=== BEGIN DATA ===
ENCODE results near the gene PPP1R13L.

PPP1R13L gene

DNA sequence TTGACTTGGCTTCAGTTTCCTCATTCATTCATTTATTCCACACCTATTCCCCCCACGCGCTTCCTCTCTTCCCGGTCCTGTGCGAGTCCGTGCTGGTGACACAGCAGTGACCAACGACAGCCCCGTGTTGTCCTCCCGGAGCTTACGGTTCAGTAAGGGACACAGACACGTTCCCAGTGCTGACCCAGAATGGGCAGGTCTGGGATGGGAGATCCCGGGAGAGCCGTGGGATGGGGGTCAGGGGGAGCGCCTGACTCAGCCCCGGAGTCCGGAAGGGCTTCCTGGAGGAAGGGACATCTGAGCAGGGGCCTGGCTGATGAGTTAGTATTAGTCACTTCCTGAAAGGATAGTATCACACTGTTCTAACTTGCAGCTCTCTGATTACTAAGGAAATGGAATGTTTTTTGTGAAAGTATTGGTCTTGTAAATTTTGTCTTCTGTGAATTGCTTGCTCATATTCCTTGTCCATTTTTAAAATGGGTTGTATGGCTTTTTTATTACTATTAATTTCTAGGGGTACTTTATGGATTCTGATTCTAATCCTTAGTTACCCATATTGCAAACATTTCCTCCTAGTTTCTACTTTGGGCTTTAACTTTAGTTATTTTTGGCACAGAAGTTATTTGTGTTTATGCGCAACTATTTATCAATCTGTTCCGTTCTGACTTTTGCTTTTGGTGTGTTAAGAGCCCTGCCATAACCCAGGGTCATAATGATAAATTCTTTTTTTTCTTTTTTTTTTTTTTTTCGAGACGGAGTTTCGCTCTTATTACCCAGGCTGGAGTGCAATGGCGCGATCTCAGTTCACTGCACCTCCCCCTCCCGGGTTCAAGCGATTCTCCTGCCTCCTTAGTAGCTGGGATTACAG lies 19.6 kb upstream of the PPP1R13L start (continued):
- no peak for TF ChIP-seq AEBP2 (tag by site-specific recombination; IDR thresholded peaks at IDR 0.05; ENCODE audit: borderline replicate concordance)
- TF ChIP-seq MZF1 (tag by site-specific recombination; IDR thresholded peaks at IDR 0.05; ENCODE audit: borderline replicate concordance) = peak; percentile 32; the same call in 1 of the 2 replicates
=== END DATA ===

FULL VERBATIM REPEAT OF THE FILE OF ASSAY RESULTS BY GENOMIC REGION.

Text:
ENCODE results near the gene PPP1R13L.

PPP1R13L gene

DNA sequence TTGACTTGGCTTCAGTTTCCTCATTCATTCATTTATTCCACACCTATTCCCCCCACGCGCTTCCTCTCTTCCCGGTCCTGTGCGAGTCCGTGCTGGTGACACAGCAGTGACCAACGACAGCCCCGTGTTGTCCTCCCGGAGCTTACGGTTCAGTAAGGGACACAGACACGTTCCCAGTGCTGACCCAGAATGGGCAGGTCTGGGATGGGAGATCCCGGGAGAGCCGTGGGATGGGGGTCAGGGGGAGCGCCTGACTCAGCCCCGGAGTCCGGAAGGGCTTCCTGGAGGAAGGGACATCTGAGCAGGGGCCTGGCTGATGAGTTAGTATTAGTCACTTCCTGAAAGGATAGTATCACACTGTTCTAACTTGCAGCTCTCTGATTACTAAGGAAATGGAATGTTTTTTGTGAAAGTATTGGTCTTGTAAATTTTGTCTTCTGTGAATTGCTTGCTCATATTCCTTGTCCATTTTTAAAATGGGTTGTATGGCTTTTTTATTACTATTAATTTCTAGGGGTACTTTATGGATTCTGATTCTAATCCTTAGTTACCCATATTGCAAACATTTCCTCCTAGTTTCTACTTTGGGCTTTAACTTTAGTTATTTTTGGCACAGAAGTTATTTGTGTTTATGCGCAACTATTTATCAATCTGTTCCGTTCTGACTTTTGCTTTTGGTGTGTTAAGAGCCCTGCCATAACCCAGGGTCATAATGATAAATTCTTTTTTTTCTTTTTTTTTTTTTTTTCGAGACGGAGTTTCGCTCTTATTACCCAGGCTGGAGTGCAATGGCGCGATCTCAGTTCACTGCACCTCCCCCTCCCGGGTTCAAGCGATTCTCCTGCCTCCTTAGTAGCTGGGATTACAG lies 19.6 kb upstream of the PPP1R13L start (continued):
- no peak for TF ChIP-seq AEBP2 (tag by site-specific recombination; IDR thresholded peaks at IDR 0.05; ENCODE audit: borderline replicate concordance)
- TF ChIP-seq MZF1 (tag by site-specific recombination; IDR thresholded peaks at IDR 0.05; ENCODE audit: borderline replicate concordance) = peak; percentile 32; the same call in 1 of the 2 replicates